Formats
Anthologies
110
Audio
294
Catalogues
345
Clothing
24
Editions
30
Ephemera
57
Literary
42
Monographs
158
Posters
257
Video
40
Zines
135

Shop > Literary

Out of Stock
#14028

The Critic as Artist: Upon the Importance of Doing Nothing and Discussing Everything

Writer
Oscar Wilde
Date
2019
Publisher
David Zwirner Books
Format
Literary
ISBN
9781644230039
Size
17.8 × 10.8 cm
Length
144 pp
Genre
Criticism, Arts Writing
Description

In The Critic as Artist – arguably the most complete exploration of his aesthetic thinking, and certainly the most entertaining — Oscar Wilde harnesses his famous wit to demolish the supposed boundary between art and criticism.

Subtitled Upon the Importance of Doing Nothing and Discussing Everything, the work takes the form of a leisurely dialogue between two characters – Ernest, who insists upon Wilde’s own belief in art’s freedom from societal mandates and values, and a quizzical Gilbert. With his playwright’s ear for dialogue, Wilde champions idleness and contemplation as prerequisites to artistic cultivation. Beyond the well-known dictum of art for art’s sake, Wilde’s originality lays an argument for the equality of criticism and art. For him, criticism is not subject to the work of art, but can in fact precede it: the artist cannot create without engaging his or her critical faculties first. As Wilde writes: “To the critic, the work of art is simply a suggestion for a new work of his own.”

The field of art and criticism should be open to the free play of the mind, but Wilde plays seriously, even prophetically. Writing in 1891, he foresaw that criticism would have an increasingly important role as the need to make sense of what we see increases with the complexities of modern life. It is only the fine perception and explication of beauty, Wilde suggests, that will allow us to create meaning, joy, empathy and peace out of the chaos of facts and reality.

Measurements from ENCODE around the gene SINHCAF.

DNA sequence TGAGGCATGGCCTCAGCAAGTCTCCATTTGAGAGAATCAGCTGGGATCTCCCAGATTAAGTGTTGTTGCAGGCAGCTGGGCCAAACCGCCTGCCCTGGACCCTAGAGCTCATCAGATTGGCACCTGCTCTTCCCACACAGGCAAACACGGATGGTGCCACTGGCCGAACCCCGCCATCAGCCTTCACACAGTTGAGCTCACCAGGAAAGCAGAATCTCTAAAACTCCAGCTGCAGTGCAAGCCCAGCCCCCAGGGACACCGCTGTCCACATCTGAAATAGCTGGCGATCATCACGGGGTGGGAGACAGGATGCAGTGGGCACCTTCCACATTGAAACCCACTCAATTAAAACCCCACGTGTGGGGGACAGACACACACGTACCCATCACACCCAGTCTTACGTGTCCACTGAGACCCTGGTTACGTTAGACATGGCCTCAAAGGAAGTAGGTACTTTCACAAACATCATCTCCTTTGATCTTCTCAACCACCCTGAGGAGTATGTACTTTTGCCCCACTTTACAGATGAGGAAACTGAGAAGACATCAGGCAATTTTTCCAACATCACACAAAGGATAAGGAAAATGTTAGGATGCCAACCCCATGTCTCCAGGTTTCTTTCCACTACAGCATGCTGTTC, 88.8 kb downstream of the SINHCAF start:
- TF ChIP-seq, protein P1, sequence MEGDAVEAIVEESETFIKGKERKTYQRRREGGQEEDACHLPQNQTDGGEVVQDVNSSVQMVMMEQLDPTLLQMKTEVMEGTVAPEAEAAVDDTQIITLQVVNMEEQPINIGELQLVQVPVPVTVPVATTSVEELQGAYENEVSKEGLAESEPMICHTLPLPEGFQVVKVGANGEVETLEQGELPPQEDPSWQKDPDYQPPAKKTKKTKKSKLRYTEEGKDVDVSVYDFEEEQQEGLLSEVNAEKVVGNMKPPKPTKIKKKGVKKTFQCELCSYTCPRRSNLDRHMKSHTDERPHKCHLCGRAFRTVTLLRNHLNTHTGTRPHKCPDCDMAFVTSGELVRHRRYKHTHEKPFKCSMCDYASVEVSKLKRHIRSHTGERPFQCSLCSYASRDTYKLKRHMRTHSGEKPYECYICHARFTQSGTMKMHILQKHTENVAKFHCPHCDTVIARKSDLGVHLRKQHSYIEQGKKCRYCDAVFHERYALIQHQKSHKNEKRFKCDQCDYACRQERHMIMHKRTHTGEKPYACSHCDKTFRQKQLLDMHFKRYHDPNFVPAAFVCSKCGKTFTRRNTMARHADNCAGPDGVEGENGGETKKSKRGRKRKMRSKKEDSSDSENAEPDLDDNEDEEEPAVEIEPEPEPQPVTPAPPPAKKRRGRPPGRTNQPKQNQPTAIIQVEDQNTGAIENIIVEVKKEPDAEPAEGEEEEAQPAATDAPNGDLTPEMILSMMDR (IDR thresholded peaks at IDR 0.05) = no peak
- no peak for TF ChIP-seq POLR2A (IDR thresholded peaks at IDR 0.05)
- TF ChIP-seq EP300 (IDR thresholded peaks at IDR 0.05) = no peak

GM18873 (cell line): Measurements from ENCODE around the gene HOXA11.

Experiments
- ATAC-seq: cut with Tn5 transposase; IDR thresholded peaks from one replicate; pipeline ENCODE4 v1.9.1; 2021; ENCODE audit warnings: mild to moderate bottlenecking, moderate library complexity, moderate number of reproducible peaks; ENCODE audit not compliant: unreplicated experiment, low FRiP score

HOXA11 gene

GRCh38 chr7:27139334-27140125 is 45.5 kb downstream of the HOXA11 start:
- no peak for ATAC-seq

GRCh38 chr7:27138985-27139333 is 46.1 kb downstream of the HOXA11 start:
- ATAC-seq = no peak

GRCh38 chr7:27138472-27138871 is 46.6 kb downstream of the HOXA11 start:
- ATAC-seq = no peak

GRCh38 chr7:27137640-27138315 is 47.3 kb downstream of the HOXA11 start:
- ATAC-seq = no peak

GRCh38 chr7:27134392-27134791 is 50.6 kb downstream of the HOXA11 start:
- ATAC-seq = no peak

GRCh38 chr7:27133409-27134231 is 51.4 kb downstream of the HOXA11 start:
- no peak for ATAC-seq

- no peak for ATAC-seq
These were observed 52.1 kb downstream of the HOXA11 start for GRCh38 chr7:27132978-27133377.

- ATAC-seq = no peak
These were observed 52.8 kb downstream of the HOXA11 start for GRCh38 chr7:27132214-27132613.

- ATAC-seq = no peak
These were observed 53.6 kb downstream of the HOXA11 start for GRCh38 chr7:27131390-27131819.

Introduction by Michael Bracewell.

Softcover, perfect-bound, colour.

  1. The Critic as Artist
 

Related Items

  1. Alighiero e Boetti and Luca Cerizza: Alighiero e Boetti: Mappa
  2. David Maroto: The Artist’s Novel – Part 2: The Fantasy of the Novel
  3. Liz Magor: Subject to Change: Writings and Interviews
  4. Suzanne Hudson and Agnes Martin: Agnes Martin: Night Sea
  5. Ruth Buchanan: Where does my body belong?
  6. Bas Jan Ader and Jan Verwoert: Bas Jan Ader: In Search of the Miraculous
  7. Michael Snow: My Mother’s Collection of Photographs
  8. Michael Asher and Anne Rorimer: Michael Asher: Kunsthalle Bern, 1992
  9. Stephen Wetzel: [PAUSE]
  10. REARVIEWS VOLUME IV
  11. To Spoil the Party, To Set Our Joy Ablaze
  12. Georges Perec and Mara Cologne Wythe-Hall: Wishes
  13. Folio Series: Services Working Group
  14. Folio Series: Institutions by Artists, Volume Two
  15. Specialism
  16. Samuel Roy-Bois: Not a new world, just an old trick
  17. Micah Silver: Figures in Air
  18. Copy This Book: An Artist’s Guide to Copyright
  19. David Mollin and John Reardon: Ch-ch-ch-changes
  20. The Hidden Cameras: Gay Goth Scene
  21. Colin Campbell and Jon Davies: More Voice-Over: Colin Campbell Writings
  22. I See / You Mean
  23. Tom Lloyd: Black Art Notes
  24. AA Bronson’s House of Shame
  25. Andrea Andersson, Tina Campt, and Troy Montes-Michie: Rock of Eye
  26. Olafur Eliasson: Reality Projector
  27. Meschac Gaba
  28. ᕕᐃᑎᕋᐊ  ᒪᒍᓯᐊᓗ / Victoria Mamnguqsualuk and Charles Moore: Keeveeok Awake!
  29. David Shrigley: Goat Music
  30. Shary Boyle: Outside the Palace of Me
  31. Hilma af Klint
  32. Godzilla: Asian American Arts Network 1990-2001
  33. Sarah Sze: Centrifuge
  34. Paul Chan: 2000 Words
  35. Kaari Upson: 2000 Words
  36. Arnaud Gerspacher: The Owls Are Not What They Seem: Artist as Ethologist
  37. Merce Cunningham: Changes
  38. Diane Borsato and Kelsey Oseid: Mushrooming
  39. Tila L. Kellman and Michael Snow: Figuring Redemption: Resighting myself in the art of Michael Snow
  40. Art-Rite